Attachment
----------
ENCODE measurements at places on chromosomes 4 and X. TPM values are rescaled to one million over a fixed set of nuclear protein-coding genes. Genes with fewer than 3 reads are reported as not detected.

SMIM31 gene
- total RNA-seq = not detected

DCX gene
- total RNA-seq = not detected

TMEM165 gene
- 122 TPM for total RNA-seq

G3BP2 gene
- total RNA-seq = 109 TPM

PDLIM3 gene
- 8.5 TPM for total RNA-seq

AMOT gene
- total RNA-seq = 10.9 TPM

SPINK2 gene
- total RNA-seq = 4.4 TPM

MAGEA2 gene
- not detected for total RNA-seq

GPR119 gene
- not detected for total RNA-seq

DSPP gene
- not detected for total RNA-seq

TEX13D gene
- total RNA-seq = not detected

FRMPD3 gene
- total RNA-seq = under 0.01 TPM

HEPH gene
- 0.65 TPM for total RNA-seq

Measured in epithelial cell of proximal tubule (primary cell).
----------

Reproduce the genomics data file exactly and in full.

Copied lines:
ENCODE measurements at places on chromosomes 4 and X. TPM values are rescaled to one million over a fixed set of nuclear protein-coding genes. Genes with fewer than 3 reads are reported as not detected.

SMIM31 gene
- total RNA-seq = not detected

DCX gene
- total RNA-seq = not detected

TMEM165 gene
- 122 TPM for total RNA-seq

G3BP2 gene
- total RNA-seq = 109 TPM

PDLIM3 gene
- 8.5 TPM for total RNA-seq

AMOT gene
- total RNA-seq = 10.9 TPM

SPINK2 gene
- total RNA-seq = 4.4 TPM

MAGEA2 gene
- not detected for total RNA-seq

GPR119 gene
- not detected for total RNA-seq

DSPP gene
- not detected for total RNA-seq

TEX13D gene
- total RNA-seq = not detected

FRMPD3 gene
- total RNA-seq = under 0.01 TPM

HEPH gene
- 0.65 TPM for total RNA-seq

Measured in epithelial cell of proximal tubule (primary cell).